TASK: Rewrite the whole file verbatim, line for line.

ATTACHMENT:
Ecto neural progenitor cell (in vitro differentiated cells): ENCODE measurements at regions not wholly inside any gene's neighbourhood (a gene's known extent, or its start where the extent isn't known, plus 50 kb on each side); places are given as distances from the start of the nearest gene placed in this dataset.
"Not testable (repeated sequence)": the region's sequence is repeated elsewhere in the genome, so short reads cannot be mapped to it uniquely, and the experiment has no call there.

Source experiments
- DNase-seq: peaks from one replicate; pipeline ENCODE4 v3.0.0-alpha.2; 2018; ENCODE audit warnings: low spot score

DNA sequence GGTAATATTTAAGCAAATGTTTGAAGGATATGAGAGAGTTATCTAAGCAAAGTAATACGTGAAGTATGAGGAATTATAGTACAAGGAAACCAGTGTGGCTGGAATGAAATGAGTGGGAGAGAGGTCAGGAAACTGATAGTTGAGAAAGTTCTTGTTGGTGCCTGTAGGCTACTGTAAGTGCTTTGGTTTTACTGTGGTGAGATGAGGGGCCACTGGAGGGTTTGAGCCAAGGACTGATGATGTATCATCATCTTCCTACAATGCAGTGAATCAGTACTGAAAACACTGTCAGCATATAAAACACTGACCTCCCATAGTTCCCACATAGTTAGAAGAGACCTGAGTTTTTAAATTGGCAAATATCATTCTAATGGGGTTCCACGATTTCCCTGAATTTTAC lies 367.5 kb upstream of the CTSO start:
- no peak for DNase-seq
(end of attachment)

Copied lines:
Ecto neural progenitor cell (in vitro differentiated cells): ENCODE measurements at regions not wholly inside any gene's neighbourhood (a gene's known extent, or its start where the extent isn't known, plus 50 kb on each side); places are given as distances from the start of the nearest gene placed in this dataset.
"Not testable (repeated sequence)": the region's sequence is repeated elsewhere in the genome, so short reads cannot be mapped to it uniquely, and the experiment has no call there.

Source experiments
- DNase-seq: peaks from one replicate; pipeline ENCODE4 v3.0.0-alpha.2; 2018; ENCODE audit warnings: low spot score

DNA sequence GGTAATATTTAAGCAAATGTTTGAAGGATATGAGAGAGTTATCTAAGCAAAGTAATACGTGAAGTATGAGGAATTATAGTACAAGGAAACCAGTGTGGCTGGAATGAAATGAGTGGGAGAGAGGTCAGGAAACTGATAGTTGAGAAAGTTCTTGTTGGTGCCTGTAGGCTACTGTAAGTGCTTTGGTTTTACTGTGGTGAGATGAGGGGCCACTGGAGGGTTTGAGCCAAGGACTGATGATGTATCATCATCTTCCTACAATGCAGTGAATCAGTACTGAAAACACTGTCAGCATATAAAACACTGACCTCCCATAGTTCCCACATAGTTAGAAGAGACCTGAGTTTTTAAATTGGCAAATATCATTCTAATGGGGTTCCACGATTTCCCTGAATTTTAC lies 367.5 kb upstream of the CTSO start:
- no peak for DNase-seq